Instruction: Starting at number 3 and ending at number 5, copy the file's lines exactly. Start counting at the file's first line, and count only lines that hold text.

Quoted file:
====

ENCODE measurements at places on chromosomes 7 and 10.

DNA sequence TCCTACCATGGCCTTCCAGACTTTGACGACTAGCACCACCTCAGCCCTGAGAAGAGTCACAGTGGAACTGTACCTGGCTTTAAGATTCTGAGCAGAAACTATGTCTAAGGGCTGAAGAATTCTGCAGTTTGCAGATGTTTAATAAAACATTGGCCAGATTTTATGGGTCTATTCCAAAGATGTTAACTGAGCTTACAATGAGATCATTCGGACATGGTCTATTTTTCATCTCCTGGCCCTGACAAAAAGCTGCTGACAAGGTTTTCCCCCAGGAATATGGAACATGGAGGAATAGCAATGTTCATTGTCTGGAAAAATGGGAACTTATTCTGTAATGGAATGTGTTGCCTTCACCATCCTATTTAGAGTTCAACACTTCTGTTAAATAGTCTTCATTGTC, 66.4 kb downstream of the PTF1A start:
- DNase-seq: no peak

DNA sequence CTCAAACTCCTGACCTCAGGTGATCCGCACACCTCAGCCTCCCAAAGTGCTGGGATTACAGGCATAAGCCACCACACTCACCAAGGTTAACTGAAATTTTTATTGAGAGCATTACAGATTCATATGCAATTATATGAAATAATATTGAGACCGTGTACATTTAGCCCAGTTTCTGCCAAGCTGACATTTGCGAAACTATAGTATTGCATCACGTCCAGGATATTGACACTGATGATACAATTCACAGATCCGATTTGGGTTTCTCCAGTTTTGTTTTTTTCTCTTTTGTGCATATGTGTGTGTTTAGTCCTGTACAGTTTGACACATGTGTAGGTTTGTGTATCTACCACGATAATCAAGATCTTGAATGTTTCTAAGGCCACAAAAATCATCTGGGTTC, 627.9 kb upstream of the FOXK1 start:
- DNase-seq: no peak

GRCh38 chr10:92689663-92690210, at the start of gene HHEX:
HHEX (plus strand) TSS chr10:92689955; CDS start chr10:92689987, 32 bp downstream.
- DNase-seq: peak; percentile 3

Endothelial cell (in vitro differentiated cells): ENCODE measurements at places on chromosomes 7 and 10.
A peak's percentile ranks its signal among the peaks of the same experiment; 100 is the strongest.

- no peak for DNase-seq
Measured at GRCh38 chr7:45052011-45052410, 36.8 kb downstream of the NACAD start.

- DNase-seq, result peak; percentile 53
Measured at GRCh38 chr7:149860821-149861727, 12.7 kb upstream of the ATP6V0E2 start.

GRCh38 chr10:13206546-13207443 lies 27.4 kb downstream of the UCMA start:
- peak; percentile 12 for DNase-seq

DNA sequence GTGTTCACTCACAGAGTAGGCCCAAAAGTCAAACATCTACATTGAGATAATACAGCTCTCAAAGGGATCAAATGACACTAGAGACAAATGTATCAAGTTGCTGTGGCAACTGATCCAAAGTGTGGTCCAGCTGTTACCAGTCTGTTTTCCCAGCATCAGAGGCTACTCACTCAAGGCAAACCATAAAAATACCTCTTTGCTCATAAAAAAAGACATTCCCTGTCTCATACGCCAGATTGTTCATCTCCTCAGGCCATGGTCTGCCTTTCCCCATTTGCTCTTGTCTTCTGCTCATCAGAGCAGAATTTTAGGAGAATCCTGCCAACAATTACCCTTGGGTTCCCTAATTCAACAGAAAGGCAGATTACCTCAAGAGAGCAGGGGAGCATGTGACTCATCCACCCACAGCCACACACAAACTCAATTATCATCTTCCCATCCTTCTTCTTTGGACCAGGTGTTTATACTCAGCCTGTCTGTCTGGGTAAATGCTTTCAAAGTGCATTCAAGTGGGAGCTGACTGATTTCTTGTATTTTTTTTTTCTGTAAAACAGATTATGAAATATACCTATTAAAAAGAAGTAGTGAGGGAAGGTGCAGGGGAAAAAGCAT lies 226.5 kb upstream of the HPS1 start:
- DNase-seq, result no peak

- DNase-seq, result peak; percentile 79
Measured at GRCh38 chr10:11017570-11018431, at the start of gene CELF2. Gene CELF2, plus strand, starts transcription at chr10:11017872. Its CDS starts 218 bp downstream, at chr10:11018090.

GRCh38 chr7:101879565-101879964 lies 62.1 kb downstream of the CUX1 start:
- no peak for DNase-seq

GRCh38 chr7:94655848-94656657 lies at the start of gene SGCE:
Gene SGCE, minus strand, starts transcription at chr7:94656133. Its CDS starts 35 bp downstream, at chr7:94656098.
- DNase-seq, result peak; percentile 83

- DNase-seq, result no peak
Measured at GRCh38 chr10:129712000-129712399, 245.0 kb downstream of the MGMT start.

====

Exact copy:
- DNase-seq: no peak

DNA sequence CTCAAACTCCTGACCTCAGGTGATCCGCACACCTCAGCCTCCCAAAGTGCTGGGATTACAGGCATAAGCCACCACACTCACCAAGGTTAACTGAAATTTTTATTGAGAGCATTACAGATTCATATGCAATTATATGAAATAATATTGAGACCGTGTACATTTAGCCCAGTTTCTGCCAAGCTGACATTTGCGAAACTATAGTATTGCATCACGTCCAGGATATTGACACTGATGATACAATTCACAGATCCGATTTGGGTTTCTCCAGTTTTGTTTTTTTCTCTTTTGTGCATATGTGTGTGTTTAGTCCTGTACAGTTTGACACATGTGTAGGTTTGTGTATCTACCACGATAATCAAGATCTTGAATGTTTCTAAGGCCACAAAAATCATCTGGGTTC, 627.9 kb upstream of the FOXK1 start:
- DNase-seq: no peak